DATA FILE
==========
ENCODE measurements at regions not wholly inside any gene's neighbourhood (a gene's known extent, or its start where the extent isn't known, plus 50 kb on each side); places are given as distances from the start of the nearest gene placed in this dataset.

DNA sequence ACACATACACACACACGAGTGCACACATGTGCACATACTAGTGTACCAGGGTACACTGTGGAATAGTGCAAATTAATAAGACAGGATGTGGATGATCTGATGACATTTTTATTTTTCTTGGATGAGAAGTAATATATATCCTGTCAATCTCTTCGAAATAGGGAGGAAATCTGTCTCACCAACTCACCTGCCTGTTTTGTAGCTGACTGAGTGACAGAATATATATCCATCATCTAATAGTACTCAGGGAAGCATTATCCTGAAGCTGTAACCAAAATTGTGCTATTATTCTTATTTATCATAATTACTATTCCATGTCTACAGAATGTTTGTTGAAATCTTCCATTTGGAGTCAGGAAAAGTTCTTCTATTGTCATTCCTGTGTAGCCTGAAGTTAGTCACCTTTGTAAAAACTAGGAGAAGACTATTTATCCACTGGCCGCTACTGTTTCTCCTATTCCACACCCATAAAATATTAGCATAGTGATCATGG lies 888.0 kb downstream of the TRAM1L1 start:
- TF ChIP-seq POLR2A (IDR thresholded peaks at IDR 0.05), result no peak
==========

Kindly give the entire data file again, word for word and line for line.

ENCODE measurements at regions not wholly inside any gene's neighbourhood (a gene's known extent, or its start where the extent isn't known, plus 50 kb on each side); places are given as distances from the start of the nearest gene placed in this dataset.

DNA sequence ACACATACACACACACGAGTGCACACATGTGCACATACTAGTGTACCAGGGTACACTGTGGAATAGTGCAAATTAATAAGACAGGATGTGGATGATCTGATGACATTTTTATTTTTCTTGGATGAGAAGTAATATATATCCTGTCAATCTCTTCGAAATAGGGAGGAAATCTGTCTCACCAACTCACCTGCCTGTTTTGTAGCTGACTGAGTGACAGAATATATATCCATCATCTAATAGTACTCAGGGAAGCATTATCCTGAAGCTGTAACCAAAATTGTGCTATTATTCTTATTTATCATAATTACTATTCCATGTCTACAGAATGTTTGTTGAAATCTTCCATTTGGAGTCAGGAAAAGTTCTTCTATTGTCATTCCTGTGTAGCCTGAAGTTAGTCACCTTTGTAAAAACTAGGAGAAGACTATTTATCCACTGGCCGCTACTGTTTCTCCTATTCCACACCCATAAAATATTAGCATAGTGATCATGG lies 888.0 kb downstream of the TRAM1L1 start:
- TF ChIP-seq POLR2A (IDR thresholded peaks at IDR 0.05), result no peak